George Alfred Henty: The Story of an Active Life
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Apparently the party, about five hundred strong, were members of the business classes, and in this form, that of a large deputation, they began to descend the Rue de la Paix. But immediately upon this, indications as to what their reception was to be began to be heard. Directly after, sharp military commands rang out from the lines of the defenders who held the H?tel de ville, on the Place Vend?me bugles were sounded, and a body of the National Guard advanced at the double and formed four deep across the end of the Rue de la Paix. This thoroughly blocked farther advance, while, to form a reserve, the Place was occupied by a strong body of nearly three thousand National Guards, who stood looking calm and determined and ready to prevent the party of order from passing. Looking more peaceful than ever, the demonstrators came steadily on without the slightest suggestion of military formation.
Henty relates that he did not anticipate trouble, for he felt sure that the demonstrators would not attempt to force their way through the solid body of Communists, and, satisfied with his excellent position as spectator and gatherer of news, he stood fast.
As the black-clothed body of men drew near the line of National Guards they began to wave their handkerchiefs, shouting, “Vive la R?publique!” or “Vive l’ordre!” and then, seeing that the Communists stood firm, they distributed themselves across the street and began to enter into conversation. They formed an irregular group some five or six feet deep, and everything appeared as if it would come to an amicable conclusion. The excitement of the gathering of armed men had passed away, and nothing was heard but the murmur of conversation. So far from anticipating danger, Henty had joined the demonstrators, and was standing in the second row facing the Communists, when all at once something occurred which was like the dropping of a spark into a heap of gunpowder. A musket went off. The Communist who held it had fired in the air, whether accidentally or of malice intent it is impossible to say. The result was that, startled by the report, the lines of unarmed men who faced the Communists took a step or two backward; then, as if ashamed of their alarm, in the silence that followed, a cry arose that it was nothing, an accident, and directly after there was another shout, that of “Vive la R?publique!”
But the spark had fired the mass. Another shot was fired. A sensible and visible thrill ran through the front line of the Communists, they levelled their guns, and the next moment, as if without orders, they commenced a heavy fusillade upon the unarmed lines in front. The French citizen who stood next to Henty, and with whom he had just been in conversation respecting the probable termination of the affair, fell dead at his feet, and many of those in the front row met the same fate, for they were so near the Communists that the hitter’s muskets almost touched them when the firing began.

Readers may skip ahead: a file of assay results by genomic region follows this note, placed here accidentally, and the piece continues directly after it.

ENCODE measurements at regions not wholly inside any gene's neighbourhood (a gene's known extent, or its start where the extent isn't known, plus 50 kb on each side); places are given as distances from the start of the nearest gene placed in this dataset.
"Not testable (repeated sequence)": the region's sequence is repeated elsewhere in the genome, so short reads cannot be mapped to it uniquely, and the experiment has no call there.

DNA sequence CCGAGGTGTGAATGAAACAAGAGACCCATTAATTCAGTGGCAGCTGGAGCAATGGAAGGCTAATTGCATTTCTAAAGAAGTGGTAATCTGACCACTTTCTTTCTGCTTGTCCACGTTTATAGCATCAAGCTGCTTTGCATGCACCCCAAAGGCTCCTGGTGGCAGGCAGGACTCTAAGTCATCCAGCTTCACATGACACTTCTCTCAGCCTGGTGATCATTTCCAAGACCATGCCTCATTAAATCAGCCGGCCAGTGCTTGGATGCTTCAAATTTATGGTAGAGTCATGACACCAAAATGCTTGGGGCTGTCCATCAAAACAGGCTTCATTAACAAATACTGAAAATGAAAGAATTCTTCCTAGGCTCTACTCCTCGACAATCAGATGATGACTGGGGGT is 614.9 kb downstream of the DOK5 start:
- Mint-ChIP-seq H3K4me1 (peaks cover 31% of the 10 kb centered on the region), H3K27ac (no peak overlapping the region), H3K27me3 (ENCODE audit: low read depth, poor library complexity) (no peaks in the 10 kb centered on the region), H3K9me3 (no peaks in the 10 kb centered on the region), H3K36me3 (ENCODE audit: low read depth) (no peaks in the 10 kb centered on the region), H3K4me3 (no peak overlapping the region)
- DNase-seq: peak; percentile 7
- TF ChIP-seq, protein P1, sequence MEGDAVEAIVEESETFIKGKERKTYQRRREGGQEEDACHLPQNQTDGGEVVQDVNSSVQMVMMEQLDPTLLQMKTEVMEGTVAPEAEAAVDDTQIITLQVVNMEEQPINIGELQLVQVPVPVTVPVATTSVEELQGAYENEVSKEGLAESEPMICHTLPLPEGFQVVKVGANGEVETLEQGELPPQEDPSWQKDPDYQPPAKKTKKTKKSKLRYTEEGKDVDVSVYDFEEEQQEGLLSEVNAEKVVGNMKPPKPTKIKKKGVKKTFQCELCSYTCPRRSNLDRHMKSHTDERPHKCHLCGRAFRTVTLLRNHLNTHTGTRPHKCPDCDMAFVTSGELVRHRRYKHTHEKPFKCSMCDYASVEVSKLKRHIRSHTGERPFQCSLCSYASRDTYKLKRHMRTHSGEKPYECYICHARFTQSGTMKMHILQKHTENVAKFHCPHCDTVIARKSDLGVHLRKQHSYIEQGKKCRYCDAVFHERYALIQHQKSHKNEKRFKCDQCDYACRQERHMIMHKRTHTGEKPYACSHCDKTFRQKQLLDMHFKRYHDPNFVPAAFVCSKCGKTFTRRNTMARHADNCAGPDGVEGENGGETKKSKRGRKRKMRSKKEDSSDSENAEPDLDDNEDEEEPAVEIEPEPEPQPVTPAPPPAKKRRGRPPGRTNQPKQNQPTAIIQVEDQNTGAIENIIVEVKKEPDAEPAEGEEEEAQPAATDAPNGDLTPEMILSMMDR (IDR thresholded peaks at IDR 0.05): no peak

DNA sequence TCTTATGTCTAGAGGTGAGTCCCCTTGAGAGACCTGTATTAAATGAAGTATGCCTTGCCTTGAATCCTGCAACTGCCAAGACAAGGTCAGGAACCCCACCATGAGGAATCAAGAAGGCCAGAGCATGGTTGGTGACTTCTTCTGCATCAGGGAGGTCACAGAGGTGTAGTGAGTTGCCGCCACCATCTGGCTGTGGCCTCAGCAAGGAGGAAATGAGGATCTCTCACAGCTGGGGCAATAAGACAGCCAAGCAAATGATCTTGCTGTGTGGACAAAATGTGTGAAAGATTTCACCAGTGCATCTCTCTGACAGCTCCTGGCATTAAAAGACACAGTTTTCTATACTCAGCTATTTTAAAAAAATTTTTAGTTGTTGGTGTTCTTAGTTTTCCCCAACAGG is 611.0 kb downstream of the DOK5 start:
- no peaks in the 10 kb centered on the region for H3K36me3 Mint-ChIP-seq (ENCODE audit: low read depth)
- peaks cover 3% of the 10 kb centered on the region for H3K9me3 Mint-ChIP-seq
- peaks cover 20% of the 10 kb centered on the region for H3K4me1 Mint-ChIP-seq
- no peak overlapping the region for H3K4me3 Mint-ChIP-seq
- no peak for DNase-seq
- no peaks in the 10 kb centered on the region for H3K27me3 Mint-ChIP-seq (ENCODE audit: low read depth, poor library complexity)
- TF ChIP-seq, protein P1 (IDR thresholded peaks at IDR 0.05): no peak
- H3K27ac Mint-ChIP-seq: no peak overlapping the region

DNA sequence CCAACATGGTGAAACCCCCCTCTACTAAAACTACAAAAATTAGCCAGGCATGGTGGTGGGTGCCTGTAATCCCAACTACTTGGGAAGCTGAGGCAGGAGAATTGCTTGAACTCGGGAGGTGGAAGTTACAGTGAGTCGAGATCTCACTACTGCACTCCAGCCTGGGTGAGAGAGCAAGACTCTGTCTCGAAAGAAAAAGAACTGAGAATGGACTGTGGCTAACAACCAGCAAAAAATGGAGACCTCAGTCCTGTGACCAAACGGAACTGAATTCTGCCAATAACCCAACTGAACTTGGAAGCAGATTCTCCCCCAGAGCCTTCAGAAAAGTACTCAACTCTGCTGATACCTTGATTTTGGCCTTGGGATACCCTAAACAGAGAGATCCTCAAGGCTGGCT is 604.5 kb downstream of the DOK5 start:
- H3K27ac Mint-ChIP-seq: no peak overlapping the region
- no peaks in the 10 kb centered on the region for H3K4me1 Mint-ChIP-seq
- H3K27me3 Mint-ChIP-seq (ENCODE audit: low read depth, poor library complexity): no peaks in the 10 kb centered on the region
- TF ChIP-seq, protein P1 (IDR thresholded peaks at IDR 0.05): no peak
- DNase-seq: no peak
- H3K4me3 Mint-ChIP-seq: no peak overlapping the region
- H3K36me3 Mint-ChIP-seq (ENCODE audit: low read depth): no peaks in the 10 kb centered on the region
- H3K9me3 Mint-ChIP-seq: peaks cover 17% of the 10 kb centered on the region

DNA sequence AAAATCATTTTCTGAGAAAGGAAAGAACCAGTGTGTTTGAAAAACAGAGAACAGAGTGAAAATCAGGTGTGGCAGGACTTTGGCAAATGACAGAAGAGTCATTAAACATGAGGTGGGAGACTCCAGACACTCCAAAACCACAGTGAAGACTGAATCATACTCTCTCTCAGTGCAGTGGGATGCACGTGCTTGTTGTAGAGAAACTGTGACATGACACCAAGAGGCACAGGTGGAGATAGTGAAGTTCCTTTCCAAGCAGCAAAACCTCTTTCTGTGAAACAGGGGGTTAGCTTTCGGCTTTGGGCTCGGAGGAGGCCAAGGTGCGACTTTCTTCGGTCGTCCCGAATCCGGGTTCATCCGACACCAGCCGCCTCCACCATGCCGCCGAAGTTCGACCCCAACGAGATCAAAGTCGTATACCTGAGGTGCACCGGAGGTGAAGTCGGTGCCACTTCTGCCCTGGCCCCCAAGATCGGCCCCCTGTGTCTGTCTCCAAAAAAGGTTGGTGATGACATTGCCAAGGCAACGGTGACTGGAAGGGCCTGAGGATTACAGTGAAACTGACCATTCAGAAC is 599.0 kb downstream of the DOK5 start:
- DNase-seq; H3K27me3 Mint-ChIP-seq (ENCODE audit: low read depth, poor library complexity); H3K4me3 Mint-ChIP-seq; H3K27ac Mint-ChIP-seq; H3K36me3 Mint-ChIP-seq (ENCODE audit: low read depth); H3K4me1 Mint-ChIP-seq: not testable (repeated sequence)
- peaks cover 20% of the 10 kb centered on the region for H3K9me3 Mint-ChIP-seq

There was utter paralysis for the moment, and then a wild rush began, men turning upon their heels and running straight up the Rue de la Paix along which they had approached, while others, Henty included, turned off to the right down the first street, a short distance from the entrance to the Square.It was a state of wild excitement, a sauve qui peut, men stumbling and tripping over each other in their desperate haste to escape the storm of bullets that were whistling by them, too many of which reached their mark, probably without aim in the excitement of the discharge. It was a matter of minutes, but the time seemed long enough before the angle of the street was turned and the retreating crowd were in comparative safety, though all were in full expectation, as they tore on, of hearing the Communists’ advancing tramp and halt as they stopped to fire down the street. This did not follow, for the insurgents were too busy in expending their cartridges upon the flying men who were running straight up the Rue de la Paix, giving Henty and those with him time to escape up the next street before they fired in their direction. How many were killed was never exactly known, but it must certainly have been sixty or seventy; and he recalled, long years after, the rage of the peaceful demonstrators against their cowardly assailants. This was undoubtedly the match that fired one of the long trains of disaster that ran through Paris during the holding of the Commune.
It might have been supposed that, warned by the risk of mingling too much with the excited people, Henty would have held aloof and avoided too near proximity to the explosive race, ready to take fire without a moment’s warning. Yet his thirst for news would not allow him to stay in the background when information reached him a couple of days later of the possibility of there being a regular battle in the streets.
At this time the quarter of the Bank was strongly held by the National Guard of that arrondissement, and every approach was thoroughly guarded. A messenger came to Henty at the hotel where he was staying, with the information that the Communists were astir in earnest, and had sent two battalions of their infantry with a battery of artillery to seize the Mairie of the First Arrondissement.
Hurrying off, he reached the entrance to the Place Saint Germain l’Auxerrois as the head of the column of Communists came up, to find themselves much in the same position as their victims of the peaceful demonstration had occupied two days before, for they were immediately facing a strong party of the National Guard, who were faithful to the body of order. These men were drawn up eight deep across the street, the windows of the houses on either side were also filled with men who commanded the approach, while the main body of the Reserve occupied the Place.